Music lovers and musicians of every genre can no doubt relate to the words of reggae icon Bob Marley. Marley said the following regarding the power of music: “One good thing about music, when it hits you, you feel no pain.”
Music has been known to take a toll on the musicians playing it even though the people enjoying it may not feel any pain. Hearing loss is a prevalent issue for musicians who are continually exposed to loud tones and fail to use hearing protection.
In fact, one German study discovered that working musicians are about four times more likely to suffer from noise-related hearing loss than somebody working in another industry. Tinnitus, or ringing in the ears, is also 57 percent more pronounced in those musicians.
These results are no surprise for musicians who frequently produce or receive exposure to noise levels above 85 decibels (dB). One study found that volumes higher than 110dB can begin to impact nerve cells, degrading the ability to send electrical signals to the brain from the ears. Researchers consider this type of damage to be permanent.
Noise-induced hearing loss can affect musicians who play all styles of music, but individuals who play the loudest tunes usually run the greatest risk for hearing loss. And noise-induced hearing loss has had a negative effect on the careers of lots of rock musicians.
One musician who struggles with tinnitus and partial deafness is Pete Townshend of the British rock group The Who. Frequent and repeated exposure to loud music is most likely the cause of Townshend’s hearing problems. As his symptoms have developed over the years, Townshend has used numerous different methods to manage the issue.
Townshend protected himself from loud sound behind a glass partition on the band’s 1989 tour and chose to play acoustically. The noise proved to be too much at a 2012 concert and the guitarist decided to leave the stage.
Substantial hearing loss due to loud music exposure has also been a problem for Alex Van Halen of the rock band Van Halen. The drummer revealed that he lost 30 percent of his hearing in his right ear and in his left he lost 60 percent.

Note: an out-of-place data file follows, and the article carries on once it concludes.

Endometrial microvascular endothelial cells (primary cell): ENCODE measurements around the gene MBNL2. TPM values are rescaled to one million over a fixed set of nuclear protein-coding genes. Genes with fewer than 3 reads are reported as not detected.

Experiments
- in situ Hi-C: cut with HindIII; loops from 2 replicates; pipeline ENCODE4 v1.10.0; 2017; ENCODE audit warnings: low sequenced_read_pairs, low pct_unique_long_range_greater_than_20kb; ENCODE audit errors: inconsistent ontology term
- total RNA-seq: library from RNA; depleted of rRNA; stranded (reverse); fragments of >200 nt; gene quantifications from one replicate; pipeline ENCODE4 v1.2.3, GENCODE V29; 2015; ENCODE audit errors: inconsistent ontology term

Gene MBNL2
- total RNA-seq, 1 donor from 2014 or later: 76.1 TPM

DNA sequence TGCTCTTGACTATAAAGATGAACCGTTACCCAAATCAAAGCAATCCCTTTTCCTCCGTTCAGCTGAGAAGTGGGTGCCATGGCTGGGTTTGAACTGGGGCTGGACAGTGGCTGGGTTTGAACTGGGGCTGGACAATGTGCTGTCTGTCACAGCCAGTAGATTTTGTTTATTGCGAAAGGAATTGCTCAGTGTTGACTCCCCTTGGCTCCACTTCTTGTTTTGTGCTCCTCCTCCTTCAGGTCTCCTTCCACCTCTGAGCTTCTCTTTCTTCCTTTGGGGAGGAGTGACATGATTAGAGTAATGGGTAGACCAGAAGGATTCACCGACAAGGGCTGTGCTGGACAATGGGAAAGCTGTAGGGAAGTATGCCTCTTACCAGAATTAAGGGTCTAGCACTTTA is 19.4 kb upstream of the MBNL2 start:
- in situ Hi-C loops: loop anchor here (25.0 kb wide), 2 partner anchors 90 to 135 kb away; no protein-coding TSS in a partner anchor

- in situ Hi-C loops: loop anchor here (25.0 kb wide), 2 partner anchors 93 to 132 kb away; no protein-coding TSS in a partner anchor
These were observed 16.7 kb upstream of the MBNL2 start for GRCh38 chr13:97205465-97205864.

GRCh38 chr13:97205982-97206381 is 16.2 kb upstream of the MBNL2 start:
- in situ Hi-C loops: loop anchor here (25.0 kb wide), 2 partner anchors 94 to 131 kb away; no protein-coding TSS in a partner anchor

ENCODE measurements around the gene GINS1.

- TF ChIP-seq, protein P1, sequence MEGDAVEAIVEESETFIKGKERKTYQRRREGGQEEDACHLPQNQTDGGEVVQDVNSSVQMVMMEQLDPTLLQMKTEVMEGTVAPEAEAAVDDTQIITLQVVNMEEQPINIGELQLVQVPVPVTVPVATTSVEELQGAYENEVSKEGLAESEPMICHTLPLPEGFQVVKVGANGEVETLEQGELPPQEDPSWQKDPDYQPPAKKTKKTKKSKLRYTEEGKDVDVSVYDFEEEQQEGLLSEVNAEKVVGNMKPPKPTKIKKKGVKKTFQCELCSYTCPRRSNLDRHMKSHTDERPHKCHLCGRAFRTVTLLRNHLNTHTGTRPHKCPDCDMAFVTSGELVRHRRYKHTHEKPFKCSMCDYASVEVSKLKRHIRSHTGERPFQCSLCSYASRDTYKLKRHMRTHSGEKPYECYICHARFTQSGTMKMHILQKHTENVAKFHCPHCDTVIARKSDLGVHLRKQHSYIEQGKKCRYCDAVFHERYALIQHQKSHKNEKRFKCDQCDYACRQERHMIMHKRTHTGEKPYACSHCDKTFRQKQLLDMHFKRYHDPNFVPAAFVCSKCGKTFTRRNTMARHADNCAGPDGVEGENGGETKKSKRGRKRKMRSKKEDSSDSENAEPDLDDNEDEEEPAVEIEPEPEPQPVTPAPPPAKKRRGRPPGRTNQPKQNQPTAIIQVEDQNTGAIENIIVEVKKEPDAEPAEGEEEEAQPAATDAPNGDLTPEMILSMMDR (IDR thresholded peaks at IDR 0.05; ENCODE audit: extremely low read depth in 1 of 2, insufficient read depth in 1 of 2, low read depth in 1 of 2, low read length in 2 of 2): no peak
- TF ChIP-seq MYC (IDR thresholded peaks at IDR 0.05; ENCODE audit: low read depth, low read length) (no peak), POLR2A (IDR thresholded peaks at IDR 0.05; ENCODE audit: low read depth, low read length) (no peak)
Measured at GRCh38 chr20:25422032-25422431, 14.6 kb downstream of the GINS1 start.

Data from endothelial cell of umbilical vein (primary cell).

Searching for a way to curtail the ongoing degeneration of his ability to hear, Van Halen consulted with the band’s soundman on a custom-fitted earpiece. That in-ear monitor would connect wirelessly to the band’s soundboard, which let him hear the music at a lower (and clearer) level. The sound-man ultimately was so successful with this prototype that he began to produce and sell the design and ended up selling the patent to a major tech company for 34 million dollars.
Townshend and Van Halen are just two names on a long “who’s who” list of musicians and singers, including Eric Clapton and Sting, to experience noise-induced hearing difficulties.
But successfully battling hearing loss is something one singer in the United Kingdom has accomplished. And while she might not have Clapton’s worldwide name recognition or Sting’s history of record sales, she does have a pair of hearing aids that have helped to revive her career.
English musical theater dynamo, Elaine Paige, has been dazzling audiences for over 50 years from stages in London’s West End. Fifty Years of performing damaged Paige’s hearing to the point she suffered considerable hearing loss. Paige shared that she has been relying on hearing aids for years.
Paige said that she uses her hearing aids every day to combat her hearing loss and asserts that her condition has no bearing on her ability to work. And that’s music to the ears of theater fans in the U.K.
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